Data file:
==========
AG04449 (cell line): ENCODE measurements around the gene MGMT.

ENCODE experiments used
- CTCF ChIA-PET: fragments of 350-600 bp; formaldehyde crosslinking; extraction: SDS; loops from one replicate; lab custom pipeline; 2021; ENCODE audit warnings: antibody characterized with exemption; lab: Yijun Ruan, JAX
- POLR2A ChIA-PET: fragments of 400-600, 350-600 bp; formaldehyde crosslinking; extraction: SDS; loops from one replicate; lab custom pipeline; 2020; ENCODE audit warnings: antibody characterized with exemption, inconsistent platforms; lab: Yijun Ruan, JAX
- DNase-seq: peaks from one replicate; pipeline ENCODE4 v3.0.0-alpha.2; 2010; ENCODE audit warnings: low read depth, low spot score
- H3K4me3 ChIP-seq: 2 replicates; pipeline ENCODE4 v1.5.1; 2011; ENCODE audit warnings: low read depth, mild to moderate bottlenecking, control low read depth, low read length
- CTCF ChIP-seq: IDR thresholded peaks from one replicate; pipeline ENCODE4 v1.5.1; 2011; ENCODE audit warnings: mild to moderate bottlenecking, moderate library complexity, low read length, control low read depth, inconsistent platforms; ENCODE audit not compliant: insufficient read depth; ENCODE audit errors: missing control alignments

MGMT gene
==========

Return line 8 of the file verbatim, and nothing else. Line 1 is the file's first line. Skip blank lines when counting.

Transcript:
MGMT gene